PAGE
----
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# Bounded Variation

A function is said to have bounded variation if, over the closed interval , there exists an such that

 (1)

for all .

The space of functions of bounded variation is denoted "BV," and has the seminorm

 (2)

where ranges over all compactly supported functions bounded by and 1. The seminorm is equal to the supremum over all sums above, and is also equal to (when this expression makes sense).

On the interval , the function (purple) is of bounded variation, but (red) is not. More generally, a function is locally of bounded variation in a domain if is locally integrable, , and for all open subsets , with compact closure in , and all smooth vector fields compactly supported in ,

 (3)

div denotes divergence and is a constant which only depends on the choice of and .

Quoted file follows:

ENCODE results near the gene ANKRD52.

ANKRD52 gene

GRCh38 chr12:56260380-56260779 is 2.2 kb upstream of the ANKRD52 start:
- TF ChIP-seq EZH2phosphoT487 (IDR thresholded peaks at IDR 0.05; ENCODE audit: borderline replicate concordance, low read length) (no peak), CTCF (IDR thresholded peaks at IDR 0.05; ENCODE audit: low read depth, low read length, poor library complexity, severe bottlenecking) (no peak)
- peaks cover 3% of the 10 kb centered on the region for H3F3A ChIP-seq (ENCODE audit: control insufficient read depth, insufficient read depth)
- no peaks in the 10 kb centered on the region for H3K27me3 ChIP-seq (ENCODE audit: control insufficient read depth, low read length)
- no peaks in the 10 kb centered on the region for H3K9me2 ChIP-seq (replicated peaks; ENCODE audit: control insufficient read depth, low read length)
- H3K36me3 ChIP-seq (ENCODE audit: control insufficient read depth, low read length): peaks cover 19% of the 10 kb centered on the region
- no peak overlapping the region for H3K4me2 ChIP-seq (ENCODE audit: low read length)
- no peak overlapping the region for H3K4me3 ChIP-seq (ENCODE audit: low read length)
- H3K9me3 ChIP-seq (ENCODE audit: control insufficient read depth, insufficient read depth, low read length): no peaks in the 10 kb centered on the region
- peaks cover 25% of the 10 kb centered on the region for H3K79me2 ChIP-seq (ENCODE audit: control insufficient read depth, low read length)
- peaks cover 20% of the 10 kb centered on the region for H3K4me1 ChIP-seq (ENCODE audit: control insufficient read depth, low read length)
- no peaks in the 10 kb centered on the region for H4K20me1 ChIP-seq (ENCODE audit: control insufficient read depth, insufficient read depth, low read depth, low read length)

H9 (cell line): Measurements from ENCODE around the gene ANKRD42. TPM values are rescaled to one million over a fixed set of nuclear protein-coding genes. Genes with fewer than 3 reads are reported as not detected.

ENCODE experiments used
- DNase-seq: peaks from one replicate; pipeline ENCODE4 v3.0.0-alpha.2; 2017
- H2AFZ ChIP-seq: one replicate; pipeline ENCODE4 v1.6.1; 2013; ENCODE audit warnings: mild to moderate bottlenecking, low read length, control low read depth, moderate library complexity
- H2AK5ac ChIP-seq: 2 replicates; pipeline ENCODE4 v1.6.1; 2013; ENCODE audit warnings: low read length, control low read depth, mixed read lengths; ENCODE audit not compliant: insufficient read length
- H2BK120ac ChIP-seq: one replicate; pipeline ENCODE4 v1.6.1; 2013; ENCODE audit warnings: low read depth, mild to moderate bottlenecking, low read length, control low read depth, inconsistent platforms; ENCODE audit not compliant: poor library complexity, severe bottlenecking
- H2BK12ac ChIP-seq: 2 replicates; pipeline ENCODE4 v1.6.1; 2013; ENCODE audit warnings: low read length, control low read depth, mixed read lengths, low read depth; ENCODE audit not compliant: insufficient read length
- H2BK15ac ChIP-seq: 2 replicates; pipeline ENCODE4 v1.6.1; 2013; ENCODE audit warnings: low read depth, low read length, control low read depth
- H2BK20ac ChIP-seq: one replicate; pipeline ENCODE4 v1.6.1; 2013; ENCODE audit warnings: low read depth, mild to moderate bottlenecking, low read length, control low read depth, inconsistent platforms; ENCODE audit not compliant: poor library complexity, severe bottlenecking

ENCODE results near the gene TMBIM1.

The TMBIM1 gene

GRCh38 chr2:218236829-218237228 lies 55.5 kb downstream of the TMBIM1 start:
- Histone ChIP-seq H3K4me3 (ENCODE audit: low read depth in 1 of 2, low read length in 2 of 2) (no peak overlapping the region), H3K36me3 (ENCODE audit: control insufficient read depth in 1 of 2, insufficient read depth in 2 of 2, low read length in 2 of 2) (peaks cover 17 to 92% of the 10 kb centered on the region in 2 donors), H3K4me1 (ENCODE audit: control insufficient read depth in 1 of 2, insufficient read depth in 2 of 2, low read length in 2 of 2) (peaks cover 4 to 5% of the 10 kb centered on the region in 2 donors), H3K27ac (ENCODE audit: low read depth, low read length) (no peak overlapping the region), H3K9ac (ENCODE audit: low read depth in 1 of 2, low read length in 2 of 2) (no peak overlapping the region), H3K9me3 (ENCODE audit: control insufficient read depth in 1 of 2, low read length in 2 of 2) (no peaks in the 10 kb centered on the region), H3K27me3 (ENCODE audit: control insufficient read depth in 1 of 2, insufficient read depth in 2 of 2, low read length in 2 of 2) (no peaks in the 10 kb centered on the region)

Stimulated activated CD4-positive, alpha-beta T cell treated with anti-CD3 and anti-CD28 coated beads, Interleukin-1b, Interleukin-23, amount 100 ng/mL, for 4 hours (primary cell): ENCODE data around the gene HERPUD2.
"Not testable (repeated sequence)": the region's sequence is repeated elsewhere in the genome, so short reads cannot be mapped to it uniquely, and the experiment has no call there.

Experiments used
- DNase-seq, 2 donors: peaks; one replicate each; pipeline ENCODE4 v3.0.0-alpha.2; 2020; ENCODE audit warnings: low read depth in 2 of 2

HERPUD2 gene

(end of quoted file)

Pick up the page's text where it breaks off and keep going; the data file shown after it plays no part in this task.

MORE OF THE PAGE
Such functions form the space . They may not be differentiable, but by the Riesz representation theorem, the derivative of a -function is a regular Borel measure . Functions of bounded variation also satisfy a compactness theorem.

Given a sequence of functions in , such that

 (4)

that is the total variation of the functions is bounded, in any compactly supported open subset , there is a subsequence which converges to a function in the topology of . Moreover, the limit satisfies

 (5)

They also satisfy a version of Poincaré's lemma.

Compact Support, Differentiable

Portions of this entry contributed by Todd Rowland

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## Cite this as:

Rowland, Todd and Weisstein, Eric W. "Bounded Variation." From MathWorld--A Wolfram Web Resource. https://mathworld.wolfram.com/BoundedVariation.html